Organizations are essentially people working together to achieve an objective. People manage the other resources (capital, information, equipment, time, etc.) used by any organization. If people are directed and managed effectively, used efficiently and provided with the proper incentives, they will achieve results. It is only through people that desired results are achieved.

  • The management of people is every manager's responsibility.

Managing people effectively and efficiently is the responsibility of every manager in the organization. It is not solely the responsibility of the human resource department or personnel units. It is managers who must organize people and provide them with direction and feedback on their performance. Managers also play a determining role in creating a productive and stimulating work environment.

  • The management of people has to be integrated into all aspects of the entity's business.

Achieving results requires that all resources of the organization—people included—are managed effectively. Thus, management-of-people issues cannot be dissociated from other issues. Among other things, a proper resource mix is critical to any organization and trade-offs have often to be made (between make or buy, technology or people, for example). A labour-intensive organization that ignores technology, for instance, will not likely survive in a competitive environment, even if people in that organization are well managed. So, while managing people well is a necessary condition for any organization's results and success, it is not sufficient; other conditions must also be met.

  • A clear, well-defined model for management of people can be constructed.

Traditionally, textbooks on human resource management have focused on personnel functions and systems. At the same time, management literature and Office studies on such matters as well-performing organizations, values, service and performance have demonstrated the importance of good "management-of-people" practices, such as providing direction or recognizing and rewarding good performance. Furthermore, management-of-people in the public service differs in some fundamental ways from managing people in the private sector, most notably because the legal and administrative framework is different. For example, labour relations in the core public service are not governed by the same principles, and hiring practices must be more transparent and in accordance with the "merit principle". Thus, in the public sector the government seeks to achieve not simply program objectives but also "social" objectives such as fairness, equity and representation.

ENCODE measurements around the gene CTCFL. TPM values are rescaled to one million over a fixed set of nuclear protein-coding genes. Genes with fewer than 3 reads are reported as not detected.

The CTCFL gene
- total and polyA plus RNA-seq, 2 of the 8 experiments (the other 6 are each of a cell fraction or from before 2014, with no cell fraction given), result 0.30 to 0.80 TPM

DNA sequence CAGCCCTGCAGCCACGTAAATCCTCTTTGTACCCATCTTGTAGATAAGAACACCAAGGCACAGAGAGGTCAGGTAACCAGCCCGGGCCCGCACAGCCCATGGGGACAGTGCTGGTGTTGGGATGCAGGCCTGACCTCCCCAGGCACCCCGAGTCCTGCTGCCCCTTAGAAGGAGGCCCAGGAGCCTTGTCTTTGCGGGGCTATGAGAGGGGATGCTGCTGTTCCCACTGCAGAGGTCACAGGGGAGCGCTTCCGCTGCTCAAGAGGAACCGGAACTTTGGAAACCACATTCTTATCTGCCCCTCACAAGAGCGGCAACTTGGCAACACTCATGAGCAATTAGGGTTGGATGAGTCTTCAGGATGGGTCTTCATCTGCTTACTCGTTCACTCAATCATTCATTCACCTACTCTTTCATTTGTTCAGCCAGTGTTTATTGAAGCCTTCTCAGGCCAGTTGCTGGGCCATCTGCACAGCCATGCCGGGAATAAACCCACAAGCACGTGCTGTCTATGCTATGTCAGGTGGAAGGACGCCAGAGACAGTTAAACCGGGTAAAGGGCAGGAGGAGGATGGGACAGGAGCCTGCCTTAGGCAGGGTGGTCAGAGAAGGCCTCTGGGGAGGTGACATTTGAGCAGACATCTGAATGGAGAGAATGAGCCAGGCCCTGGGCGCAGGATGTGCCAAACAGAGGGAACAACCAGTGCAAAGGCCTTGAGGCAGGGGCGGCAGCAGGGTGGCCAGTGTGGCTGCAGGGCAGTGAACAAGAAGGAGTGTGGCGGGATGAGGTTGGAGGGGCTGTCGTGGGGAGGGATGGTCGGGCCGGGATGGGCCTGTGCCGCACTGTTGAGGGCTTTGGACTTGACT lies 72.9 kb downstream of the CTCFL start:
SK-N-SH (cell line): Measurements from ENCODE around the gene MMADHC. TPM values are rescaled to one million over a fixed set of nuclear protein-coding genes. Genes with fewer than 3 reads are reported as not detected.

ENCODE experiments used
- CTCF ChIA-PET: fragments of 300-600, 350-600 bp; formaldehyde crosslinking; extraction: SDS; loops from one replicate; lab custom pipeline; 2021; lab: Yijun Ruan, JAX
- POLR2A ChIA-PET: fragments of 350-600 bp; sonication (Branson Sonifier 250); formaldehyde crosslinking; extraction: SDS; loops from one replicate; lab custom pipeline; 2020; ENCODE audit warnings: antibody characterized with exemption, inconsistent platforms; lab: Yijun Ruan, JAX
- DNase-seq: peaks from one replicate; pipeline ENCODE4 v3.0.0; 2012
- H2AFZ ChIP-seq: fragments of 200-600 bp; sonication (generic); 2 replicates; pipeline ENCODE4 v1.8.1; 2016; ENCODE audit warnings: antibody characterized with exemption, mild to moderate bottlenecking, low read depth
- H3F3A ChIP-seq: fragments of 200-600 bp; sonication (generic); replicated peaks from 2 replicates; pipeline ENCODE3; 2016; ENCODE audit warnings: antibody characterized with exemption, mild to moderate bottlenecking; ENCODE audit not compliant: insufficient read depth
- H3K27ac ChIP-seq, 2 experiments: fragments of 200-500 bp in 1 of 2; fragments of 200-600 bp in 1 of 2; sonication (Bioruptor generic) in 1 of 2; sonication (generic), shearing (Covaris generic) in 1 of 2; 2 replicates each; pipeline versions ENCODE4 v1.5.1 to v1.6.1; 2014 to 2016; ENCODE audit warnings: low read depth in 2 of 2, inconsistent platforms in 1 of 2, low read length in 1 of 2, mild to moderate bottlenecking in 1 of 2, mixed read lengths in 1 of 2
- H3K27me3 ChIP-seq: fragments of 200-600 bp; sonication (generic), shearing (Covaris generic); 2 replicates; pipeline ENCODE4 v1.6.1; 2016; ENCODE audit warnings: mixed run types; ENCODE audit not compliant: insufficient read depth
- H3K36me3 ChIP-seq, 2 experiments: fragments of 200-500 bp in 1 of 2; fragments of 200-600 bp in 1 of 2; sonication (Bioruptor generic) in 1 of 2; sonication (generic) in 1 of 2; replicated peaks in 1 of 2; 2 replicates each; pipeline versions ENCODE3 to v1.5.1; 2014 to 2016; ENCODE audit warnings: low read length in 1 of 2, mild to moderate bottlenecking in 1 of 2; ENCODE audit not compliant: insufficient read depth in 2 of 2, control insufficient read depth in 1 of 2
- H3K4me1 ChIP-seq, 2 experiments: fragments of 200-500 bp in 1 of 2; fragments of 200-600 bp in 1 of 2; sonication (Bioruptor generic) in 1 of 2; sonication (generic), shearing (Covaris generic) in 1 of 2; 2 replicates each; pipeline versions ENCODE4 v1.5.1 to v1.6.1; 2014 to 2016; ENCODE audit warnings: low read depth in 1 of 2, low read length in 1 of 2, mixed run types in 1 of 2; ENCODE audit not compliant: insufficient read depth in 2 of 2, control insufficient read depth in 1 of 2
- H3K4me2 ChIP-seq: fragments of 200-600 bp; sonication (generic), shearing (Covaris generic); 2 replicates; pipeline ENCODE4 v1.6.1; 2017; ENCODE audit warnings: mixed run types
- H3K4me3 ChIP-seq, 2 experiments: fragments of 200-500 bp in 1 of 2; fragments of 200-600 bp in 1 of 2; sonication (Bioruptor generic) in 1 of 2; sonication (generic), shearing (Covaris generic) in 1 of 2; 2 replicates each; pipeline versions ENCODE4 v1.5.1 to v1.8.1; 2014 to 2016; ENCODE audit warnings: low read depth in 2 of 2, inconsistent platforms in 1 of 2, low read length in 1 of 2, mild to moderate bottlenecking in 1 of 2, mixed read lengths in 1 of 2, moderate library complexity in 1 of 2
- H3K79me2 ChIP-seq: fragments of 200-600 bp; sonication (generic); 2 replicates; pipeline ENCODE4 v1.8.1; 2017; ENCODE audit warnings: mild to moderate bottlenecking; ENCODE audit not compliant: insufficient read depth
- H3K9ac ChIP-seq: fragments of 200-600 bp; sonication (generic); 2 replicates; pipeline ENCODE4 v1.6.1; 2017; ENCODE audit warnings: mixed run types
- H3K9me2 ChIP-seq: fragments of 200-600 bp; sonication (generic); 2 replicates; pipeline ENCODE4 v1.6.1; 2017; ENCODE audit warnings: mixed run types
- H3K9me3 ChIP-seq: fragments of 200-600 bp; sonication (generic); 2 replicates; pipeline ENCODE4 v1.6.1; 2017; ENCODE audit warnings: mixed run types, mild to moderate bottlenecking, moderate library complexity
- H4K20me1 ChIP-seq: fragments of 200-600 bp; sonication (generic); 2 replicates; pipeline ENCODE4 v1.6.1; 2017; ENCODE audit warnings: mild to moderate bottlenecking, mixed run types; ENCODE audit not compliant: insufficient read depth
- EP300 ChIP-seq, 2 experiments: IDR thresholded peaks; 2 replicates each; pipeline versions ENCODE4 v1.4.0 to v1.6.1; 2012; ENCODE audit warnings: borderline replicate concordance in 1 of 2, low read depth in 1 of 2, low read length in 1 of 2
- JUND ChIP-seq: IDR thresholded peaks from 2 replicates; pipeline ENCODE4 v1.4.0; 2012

A comprehensive "management of people" model requires that all three elements—the legal and administrative framework, the personnel systems and the management practices—be considered when assessing management-of-people issues in an organization. It must be emphasized, however, that while this guide proposed a generic basic model there is no one best way or unique approach to managing people. Managing people in a research environment, for example, may have different requirements than managing people in an industrial or manufacturing setting.

C. Some Fundamental Principles in Auditing Management-of-People Issues
  • The management-of-people model proposed in this guide is not an audit model.

Unless the auditor intends to assess all aspects of human resource management in a given organization, the model proposed in this guide should not be used as an auditing model. Instead, it is intended to assist auditors in their thinking process for identifying risks or selecting management-of-people issues of potential significance for the entity or activity they are auditing. Appropriately used, the model should add value to the process that must take place in order to formulate questions about management-of-people practices, human resource systems and the appropriateness of the existing legislative and administrative framework to the entity's cost-effective achievement of results (outputs and outcomes). The model does not provide answers but rather suggests questions to consider. It is by no means prescriptive.

  • The scoping and selection of people issues should be results-based and risk-based.